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It’s an unremarkable three-storey terraced house in suburban Barnes, south-west London, but one day there will be a plaque here. In her upstairs study Judith Kerr, now 94, wrote and illustrated the 33 books that have sold 10 million copies. Her debut, the children’s classic The Tiger Who Came to Tea (1968), immortalised the home’s interiors. Writing in her third language, she morphed from child refugee fleeing Hitler into that most elevated of British caste categories: “national treasure”.
We sit in the living room, watched from the windowsill by Katinka, the star of Kerr’s latest book. The elderly white cat with a tabby tail is the inspiration for Katinka’s Tail.
Courteous, understated, dainty and animal-loving, Kerr is practically the Platonic ideal of 1950s Englishness. “As soon as the vote of Brexit came through,” she says in crisp prose and complete sentences, “half the people I know were trying desperately to work out whether they had Irish grandmothers. But I would never take dual German nationality because I owe this country too much, and I wouldn’t want to dilute it.”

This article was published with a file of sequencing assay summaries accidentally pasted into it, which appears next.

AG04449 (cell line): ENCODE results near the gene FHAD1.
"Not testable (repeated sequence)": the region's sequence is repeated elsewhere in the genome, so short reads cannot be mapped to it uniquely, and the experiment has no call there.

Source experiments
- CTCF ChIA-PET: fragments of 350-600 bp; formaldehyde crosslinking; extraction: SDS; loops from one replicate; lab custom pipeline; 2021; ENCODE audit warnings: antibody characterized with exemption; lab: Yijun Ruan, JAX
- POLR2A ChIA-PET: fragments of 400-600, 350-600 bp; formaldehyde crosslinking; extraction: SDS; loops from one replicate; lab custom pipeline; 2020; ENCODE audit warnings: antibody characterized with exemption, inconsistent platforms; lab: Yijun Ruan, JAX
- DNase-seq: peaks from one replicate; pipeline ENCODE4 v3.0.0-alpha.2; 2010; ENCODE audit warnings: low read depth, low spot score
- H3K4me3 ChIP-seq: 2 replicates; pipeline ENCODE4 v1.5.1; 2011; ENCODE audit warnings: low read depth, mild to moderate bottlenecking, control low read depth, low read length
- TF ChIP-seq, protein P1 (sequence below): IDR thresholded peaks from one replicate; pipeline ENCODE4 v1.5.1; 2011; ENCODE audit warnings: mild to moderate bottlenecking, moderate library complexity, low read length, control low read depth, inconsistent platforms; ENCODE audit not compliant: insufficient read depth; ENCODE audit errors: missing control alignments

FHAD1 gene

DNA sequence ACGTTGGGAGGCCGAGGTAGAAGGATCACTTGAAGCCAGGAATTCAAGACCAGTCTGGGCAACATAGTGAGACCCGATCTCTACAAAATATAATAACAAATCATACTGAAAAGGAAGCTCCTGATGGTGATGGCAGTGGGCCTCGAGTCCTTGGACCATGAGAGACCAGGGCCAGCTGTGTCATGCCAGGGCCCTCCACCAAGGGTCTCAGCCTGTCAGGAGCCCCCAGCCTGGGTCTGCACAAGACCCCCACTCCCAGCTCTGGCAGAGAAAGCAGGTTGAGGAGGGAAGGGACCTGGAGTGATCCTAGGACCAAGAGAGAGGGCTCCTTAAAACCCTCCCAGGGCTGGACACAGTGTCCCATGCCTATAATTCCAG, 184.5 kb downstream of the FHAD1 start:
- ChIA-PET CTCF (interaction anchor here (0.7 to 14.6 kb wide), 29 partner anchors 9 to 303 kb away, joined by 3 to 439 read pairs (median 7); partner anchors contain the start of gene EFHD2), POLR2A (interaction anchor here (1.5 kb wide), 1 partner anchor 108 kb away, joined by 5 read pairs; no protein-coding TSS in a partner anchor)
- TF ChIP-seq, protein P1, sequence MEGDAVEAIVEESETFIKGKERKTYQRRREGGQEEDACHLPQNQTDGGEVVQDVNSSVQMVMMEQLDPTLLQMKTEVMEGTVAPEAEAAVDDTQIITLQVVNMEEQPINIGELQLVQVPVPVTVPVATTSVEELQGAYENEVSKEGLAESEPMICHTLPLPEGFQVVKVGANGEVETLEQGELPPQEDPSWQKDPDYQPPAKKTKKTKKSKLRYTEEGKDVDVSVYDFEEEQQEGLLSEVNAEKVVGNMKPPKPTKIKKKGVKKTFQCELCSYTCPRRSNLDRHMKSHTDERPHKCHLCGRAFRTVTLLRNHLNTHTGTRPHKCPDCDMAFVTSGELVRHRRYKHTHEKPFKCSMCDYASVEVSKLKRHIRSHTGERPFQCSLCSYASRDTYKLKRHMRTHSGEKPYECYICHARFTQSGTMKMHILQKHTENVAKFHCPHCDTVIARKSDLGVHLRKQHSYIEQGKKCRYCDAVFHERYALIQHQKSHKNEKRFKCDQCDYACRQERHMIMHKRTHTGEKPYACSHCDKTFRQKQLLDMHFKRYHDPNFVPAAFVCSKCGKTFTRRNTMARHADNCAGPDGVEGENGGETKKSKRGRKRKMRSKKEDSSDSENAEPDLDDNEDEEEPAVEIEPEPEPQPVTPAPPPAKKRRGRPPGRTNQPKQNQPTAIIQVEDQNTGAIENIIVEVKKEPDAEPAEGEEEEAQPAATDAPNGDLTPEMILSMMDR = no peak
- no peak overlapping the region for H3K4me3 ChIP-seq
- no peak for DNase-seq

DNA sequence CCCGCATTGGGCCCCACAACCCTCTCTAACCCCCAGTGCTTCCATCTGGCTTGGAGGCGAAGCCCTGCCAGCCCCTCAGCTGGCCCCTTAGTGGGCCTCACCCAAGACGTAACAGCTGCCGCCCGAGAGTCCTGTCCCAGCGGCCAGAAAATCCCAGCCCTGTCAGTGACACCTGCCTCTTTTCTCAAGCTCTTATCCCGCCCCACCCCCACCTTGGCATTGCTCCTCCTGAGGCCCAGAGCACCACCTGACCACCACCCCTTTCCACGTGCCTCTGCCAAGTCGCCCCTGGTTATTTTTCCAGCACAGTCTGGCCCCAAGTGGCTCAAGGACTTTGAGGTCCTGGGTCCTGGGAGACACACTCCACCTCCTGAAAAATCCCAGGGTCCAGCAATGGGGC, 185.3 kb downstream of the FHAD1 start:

Kerr was born in 1923 into a bourgeois Jewish family in Weimar Berlin. Her father Alfred was a famed theatre critic and essayist, her mother a housewife and talented composer. Alfred’s frank prose made enemies. He wrote of one actress that she undoubtedly had many talents but that acting wasn’t among them. She happened to be the lover of Kerr’s grandfather, who hired two thugs to beat up his son-in-law. They accosted him while he was walking in the woods, recounts Kerr in her 2013 autobiography, Judith Kerr’s Creatures, “but their hearts were not in it, and the three of them ended up having a beer together”.